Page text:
Talking, in today’s culture, is over-rated.  Everyone does it.  There seemingly are talk shows about every subject imaginable.  In the midst of all this clamorous chatter, though, how much truth is being proclaimed?  While politically correct verbiage seems to be like Walgreens®: on every corner – truth and truth-preachers are few and far between.  Sadly, Christians, who have been commanded to speak the truth, all too often have been dolefully silent.  Paul, as the Holy Spirit inspired writer of the Book of Ephesians, wrote in chapter four, that “we should [speak] the truth in love.”  Because of this, and numerous similar Scripture passages, Christians must speak out the truth.  But, in order to do so, we need to know why we must speak, how we should go about speaking, and what may keep us from speaking. 

To understand the importance of declaring truth, we must first understand what truth is.  Jesus, speaking to His Father, said, “Sanctify them by Your truth.  Your word is truth.”  But why is it imperative for Christians to speak the truth?  Speaking the truth needs to occur because, while lies are being promoted left and right, truth is not being spoken.  Truth frees, but lies enslave.  Consequently, our society has become one full of slaves, as if ‘comfortable slavery’ is more desirable than God’s freedom.  Speaking the truth is important because it combats lies, and may keep people from being led astray into the lies of Satan.  And just because others are not speaking the truth, doesn’t take away our responsibility.  Dietrich Bonhoeffer said, “Silence in the face of evil is itself evil; God will not hold us guiltless.  Not to speak is to speak.  Not to act is to act.”  Using God’s truth, the Bible, we must speak truth and light into a society of lies and darkness, even if we must do so in the very face of evil. 

Quote source

But simply blaring out the truth is not good enough.  The motivation driving us to speak the truth must be correct.  To speak motivated by the need to always be right is ungodly.  While you may get your point across, the hearer will likely disregard the truth of your message because of your detrimental motivation.  Coupling correct motivation with a gentle, loving manner of speech is a much more effective and God-honoring method.  Paul the apostle wrote later in Ephesians chapter four, “Let no corrupt word proceed out of your mouth, but what is good for necessary edification, that is may impart grace to the hearers.”  Speak the truth in love.  Graciously present the truth to someone who is in error will keep them from stumbling over the messenger or the way the messenger presents the message.  Our manner of speech should draw the listener to us, like two magnets are drawn to each other.  But if we just carelessly blurt out truth, we will repel people, precisely like two magnets are repelled when you turn one around.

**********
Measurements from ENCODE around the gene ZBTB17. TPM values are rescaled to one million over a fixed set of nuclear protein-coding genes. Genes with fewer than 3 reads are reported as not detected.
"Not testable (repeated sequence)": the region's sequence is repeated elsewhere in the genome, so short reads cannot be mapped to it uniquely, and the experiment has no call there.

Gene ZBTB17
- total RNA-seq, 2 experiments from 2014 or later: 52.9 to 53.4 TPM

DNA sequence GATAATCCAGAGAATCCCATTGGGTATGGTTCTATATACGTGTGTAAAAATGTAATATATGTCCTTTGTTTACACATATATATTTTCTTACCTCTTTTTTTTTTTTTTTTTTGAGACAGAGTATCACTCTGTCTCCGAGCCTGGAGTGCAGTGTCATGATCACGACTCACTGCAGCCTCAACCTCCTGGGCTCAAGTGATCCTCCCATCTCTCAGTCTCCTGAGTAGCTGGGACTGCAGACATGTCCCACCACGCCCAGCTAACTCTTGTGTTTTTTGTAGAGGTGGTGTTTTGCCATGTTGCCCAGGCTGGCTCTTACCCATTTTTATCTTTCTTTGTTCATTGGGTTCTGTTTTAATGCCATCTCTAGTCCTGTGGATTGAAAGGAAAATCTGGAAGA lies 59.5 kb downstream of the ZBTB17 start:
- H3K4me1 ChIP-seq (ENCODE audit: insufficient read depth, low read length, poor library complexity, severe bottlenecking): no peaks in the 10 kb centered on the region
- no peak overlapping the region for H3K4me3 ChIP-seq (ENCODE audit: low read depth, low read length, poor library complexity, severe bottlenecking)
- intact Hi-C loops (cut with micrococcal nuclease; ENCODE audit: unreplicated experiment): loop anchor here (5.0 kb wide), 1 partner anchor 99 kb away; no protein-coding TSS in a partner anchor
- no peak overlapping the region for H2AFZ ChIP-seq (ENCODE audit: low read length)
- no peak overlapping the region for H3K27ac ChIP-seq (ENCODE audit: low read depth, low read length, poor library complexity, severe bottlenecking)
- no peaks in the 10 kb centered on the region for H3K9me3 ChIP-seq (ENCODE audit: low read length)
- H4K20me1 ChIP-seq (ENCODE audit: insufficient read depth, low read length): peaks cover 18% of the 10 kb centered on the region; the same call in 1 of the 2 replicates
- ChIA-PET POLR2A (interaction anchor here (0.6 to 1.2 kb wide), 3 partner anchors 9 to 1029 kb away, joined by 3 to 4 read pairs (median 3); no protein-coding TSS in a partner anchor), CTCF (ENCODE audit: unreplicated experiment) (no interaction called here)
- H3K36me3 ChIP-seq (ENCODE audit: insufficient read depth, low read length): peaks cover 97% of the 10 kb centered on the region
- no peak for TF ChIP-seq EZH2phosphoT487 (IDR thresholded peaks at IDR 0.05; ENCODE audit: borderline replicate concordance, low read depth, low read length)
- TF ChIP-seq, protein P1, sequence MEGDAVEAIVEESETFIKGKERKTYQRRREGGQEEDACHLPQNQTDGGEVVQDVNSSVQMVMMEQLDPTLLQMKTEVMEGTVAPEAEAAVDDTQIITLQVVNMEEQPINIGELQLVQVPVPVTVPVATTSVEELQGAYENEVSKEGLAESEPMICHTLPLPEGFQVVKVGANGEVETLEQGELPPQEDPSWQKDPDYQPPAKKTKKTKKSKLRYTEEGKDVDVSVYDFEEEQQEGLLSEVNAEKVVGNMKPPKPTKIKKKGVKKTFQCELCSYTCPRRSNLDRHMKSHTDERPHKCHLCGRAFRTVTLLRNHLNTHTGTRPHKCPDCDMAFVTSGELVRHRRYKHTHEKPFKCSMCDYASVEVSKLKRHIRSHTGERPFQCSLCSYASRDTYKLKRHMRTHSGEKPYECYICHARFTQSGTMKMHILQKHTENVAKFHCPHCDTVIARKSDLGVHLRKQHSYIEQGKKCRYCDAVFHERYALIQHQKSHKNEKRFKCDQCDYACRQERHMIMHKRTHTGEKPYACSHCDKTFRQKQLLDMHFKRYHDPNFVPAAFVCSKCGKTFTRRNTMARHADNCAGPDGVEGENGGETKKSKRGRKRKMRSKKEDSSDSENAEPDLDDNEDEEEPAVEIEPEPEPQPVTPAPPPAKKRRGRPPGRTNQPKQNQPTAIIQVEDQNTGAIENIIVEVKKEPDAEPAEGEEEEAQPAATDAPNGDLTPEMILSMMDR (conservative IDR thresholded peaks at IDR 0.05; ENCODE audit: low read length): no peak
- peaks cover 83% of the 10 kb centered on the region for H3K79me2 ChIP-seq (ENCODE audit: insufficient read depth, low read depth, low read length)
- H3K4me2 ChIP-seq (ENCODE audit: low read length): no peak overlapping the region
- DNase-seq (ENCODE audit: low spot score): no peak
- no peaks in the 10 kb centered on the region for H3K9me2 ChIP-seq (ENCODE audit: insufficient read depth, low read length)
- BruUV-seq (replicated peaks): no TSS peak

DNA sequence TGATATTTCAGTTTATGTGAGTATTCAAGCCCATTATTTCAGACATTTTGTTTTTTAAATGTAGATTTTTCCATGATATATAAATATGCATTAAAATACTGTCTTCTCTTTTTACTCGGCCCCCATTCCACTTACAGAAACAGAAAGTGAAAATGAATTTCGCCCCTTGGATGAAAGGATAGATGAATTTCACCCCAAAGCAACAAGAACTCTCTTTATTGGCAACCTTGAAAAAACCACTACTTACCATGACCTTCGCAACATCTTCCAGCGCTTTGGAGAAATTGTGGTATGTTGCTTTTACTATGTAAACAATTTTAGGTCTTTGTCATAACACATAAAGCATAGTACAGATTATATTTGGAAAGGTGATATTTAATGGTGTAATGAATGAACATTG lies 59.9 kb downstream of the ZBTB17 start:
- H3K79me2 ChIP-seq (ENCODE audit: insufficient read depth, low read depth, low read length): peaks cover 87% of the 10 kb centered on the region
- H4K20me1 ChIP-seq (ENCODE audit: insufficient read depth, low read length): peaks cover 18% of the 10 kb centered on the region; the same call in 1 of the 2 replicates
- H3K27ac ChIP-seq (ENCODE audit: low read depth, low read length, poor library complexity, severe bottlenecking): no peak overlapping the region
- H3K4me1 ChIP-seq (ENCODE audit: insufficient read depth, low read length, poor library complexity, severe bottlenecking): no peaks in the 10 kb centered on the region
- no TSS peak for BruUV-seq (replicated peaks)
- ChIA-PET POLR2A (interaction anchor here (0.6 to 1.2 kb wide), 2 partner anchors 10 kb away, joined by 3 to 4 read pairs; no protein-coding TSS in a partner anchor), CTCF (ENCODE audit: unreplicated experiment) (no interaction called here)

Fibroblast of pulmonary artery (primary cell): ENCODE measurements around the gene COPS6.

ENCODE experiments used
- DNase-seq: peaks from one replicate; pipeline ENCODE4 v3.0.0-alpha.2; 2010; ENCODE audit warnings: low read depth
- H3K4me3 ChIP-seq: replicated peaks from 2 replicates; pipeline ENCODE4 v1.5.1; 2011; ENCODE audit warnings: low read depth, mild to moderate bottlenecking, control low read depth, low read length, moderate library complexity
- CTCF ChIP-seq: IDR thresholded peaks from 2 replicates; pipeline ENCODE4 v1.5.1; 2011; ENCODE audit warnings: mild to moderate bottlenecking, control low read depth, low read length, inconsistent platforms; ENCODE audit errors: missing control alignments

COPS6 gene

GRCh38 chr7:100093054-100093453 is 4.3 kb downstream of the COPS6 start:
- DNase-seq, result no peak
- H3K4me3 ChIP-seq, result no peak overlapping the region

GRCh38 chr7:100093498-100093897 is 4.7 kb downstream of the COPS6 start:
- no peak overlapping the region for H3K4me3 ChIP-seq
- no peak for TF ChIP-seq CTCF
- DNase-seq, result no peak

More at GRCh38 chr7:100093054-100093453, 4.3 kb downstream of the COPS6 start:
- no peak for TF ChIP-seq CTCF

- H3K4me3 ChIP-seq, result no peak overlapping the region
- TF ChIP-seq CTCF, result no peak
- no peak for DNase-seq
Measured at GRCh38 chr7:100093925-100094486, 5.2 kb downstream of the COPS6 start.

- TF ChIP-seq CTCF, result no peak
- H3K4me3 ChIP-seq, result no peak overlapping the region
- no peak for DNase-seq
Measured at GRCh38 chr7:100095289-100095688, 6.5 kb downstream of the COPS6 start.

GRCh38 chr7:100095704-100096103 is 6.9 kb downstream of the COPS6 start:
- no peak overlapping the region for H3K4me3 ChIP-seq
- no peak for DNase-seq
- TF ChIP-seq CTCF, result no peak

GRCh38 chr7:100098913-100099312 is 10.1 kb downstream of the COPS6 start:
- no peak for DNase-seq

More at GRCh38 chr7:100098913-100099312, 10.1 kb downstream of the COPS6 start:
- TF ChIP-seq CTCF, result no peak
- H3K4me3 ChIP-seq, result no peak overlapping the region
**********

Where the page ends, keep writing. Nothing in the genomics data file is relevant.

Into this picture enters a complicated problem: you and me.  We are the problem when we allow things like fear to drive us, and to hamstring us from boldly declaring the truth.  The voice of the fear of man says to us, “People are going to think you’re crazy,” or “You’re going to offend someone.”  Although that may be true, we must learn to fear God, who sees the heart, more than we fear man. 

Another fear we tend to cave in to is the fear of persecution.  Speaking the truth may not be politically correct, and in turn you may get kicked off your own T.V. show.  Or, your business might go bankrupt because you insist on proclaiming the “offensive” truth.  This is real persecution.  But, like the early Christians facing torture and gruesome death for preaching the truth, we must choose to obey God rather than man, and leave the results up to God. 

Sometimes we think that what we do or say has to be big, and if it isn’t then it’s ineffective.  The truth is, though, that change will occur when each of us “speaks truth with our neighbor,” and when we consistently, with our words and our actions, are salt and light to those around us on an everyday basis.  Oddly enough then, the very same thing that is too often the roadblock to solving the problem can be a part of the solution. 

You and I, when we understand the importance of speaking the truth in love, and decide to not be hindered by our fears, become part of the enlightening and preserving medicine for this illness of wicked, dark and artificial chatter.  Even amongst a culture full of clamorous babbling, truth will ring out loud and clear when it is courageously spoken.